### A hint for problem 4 of the Entrance Exam

**Most of a message to me**

... one question concerning problem 6. When in 640:250 Intro to Linear
Algebra, they told us that the only time (at least the only time I can
remember) that a 2x2 matrix is NOT invertible is when the determinant
is equal to 0. In the problem you gave us, that leaves an infinite
number of points where the matrix [3 A; 2 B] is invertible. Can you
help narrow this down please?

**My answer**

Thanks for writing to me. Why shouldn't there be infinitely many such
matrices which aren't invertible?

Hey, look at

(3 3)

(2 2)

and

(3 0)

(2 0)

I bet both of those aren't invertible! Let's see, for a 2-by-2 matrix,
I think you can probably

- Guess the inverse (I generally try this -- it is an immense waste of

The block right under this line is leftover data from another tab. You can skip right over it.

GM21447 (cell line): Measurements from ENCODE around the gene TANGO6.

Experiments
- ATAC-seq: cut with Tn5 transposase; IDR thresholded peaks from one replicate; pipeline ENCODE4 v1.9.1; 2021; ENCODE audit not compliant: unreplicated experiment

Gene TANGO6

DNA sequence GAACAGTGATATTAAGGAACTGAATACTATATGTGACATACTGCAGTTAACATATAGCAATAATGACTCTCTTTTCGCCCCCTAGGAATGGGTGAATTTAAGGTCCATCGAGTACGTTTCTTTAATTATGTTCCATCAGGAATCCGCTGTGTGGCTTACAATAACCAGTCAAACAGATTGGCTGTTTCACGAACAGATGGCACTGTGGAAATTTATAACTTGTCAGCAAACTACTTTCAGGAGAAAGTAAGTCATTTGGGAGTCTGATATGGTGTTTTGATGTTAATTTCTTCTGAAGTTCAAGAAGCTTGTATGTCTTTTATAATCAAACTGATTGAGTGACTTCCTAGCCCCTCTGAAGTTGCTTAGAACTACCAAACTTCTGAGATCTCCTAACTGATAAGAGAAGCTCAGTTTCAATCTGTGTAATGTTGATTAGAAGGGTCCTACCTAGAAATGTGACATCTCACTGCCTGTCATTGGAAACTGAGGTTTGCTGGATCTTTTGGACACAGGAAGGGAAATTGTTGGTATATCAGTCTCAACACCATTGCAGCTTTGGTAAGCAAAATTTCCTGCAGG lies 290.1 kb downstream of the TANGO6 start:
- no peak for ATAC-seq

time!)
- Write the inverse using a formula (not too hard)
- Use row reduction to get the inverse.

In all of these approaches you'll see an obstacle to writing the
inverse, and that obstacle will turn out to be that the deterninant is
NOT 0, exactly as you wrote. Just solve the problem as it is written,
and don't bring any preconceptions of how many non-invertible matrices
there should be. It WILL WORK out neatly.
I hope this message is helpful.

**
Maintained by **`
greenfie@math.rutgers.edu` and last modified 9/5/2005.